MuseForJews

muse: n. a source of inspiration

Using 3D Printing to Foster Students’ Creativity, Collaboration and Design Skills

“I’m working on a design for the Apple Pencil holder.”

“I need to print a poster that I designed.”

“We’re designing logos for the Israel Experience trip.”

This is what I hear as my 6th, 7th and 8th grade students gather in our new Innovation Studio for their innovation exploration specials. They can’t wait to spend time learning how to use the new iPad Pros with Apple Pencils, GoPro cameras and green screen, poster printer and electronic paper cutter, and especially the 3D printer.

 

While the tech staff had experimented quite a bit with 3D printing over the summer, we had only worked with designs that were sourced ready-to-print. When I created “Innovation Go,” a game designed to teach my colleagues about the new innovation studio during faculty planning week, my tech colleagues assisted by finding and printing various Pokémon Go characters for prizes. That was easy—designing and printing our first “from scratch” project has certainly proven to be much more of an interesting challenge.

 

Our first student-designed project is most definitely an ambitious one. We discovered right away that the Apple Pencil styluses are really cool but cumbersome to store when being charged. They kind of look like an electronic octopus, and it’s been difficult to keep them organized. So my Innovation Studio co-teacher and I posed the challenge to our 7th and 8th grade students: could they design and print an attractive, functional holder?

 

img_1859

The 20 Pencil mess…

One of my 8th graders rose to the challenge. He began by using 123D Print to design a holder. After spending a couple days (and evenings) working on his design, we were ready to print our first project. We were shocked at the length of time that it took to print! 7th and 8th graders regularly popped into the Innovation Studio on their way to other classes to check on the progress, peering into the 3D printer to watch the tiny thread of filament build the object.

Three days later, when we returned from the Labor Day weekend, we found a beautiful, structurally sound, perfectly printed Apple Pencil holder. It was everything we hoped it would be…except it was too tight for the Apple Pencils to fit properly!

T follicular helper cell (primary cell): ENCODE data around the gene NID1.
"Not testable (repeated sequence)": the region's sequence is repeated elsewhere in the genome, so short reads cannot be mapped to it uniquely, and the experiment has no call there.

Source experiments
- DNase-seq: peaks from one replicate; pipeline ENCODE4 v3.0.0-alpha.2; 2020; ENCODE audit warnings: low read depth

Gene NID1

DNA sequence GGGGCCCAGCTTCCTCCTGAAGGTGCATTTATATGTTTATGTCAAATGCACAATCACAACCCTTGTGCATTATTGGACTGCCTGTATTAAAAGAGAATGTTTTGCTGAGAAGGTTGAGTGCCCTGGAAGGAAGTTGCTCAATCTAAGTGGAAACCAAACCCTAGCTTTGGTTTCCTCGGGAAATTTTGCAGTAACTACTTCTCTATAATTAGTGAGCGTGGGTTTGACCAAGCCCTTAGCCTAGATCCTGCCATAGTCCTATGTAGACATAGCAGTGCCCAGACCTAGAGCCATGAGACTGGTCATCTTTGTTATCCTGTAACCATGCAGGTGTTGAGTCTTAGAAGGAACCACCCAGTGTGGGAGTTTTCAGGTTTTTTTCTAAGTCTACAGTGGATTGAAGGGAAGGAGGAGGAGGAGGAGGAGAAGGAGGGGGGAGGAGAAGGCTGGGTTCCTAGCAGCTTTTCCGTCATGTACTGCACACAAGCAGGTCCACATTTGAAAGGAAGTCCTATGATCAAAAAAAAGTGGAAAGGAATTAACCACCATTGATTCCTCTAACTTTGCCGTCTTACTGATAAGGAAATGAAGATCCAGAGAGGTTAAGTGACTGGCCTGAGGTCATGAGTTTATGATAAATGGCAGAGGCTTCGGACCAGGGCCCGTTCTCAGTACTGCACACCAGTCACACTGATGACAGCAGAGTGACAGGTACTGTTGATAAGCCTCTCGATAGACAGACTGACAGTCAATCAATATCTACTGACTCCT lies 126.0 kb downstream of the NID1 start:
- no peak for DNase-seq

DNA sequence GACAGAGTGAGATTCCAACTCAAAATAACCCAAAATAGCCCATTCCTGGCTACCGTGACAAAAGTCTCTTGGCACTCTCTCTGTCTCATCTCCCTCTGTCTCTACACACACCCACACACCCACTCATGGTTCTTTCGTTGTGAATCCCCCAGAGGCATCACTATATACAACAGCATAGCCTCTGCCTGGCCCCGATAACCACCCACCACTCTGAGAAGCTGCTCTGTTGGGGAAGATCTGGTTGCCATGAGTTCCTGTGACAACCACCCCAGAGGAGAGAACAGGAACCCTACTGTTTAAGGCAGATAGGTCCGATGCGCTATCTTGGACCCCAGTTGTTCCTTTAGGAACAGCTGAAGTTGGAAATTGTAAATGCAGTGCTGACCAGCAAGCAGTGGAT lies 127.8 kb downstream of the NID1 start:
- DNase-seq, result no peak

My students aren’t daunted in the least. We explained to the class that this is simply the first step in learning how to engineer. One 8th grader led the class in a spirited discussion of the process, including what worked and how we can improve on our design and building skills. The students debated important questions like how we can better test designs before committing hours of printing time and how we can avoid the 3D printer having to create wasteful supporting structures. Having seen a design go from an iPad Pro screen to an actual item that you could hold was powerful, and we could not have had the discussion before we had actually gone through that process.

We explained to the students what going “back to the drawing board” really means, – and off they went!

 

In the meantime, these 6th, 7th and 8th grade students are learning how to use the iPad Pros to design for the 3D printer, and we’re excited to see their ideas coming to fruition. We’re carefully planning how to test, test and test before printing, and how to continue to build on what we’ve learned to ensure future successes. Stay tuned for updates on our design and manufacturing processes as we continue to collaborate and innovate our way to 3D printing success.

Cross-posted from Solomon Schechter of Metropolitan Chicago

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September 18, 2016 - Posted by | iPads, Uncategorized | , , ,

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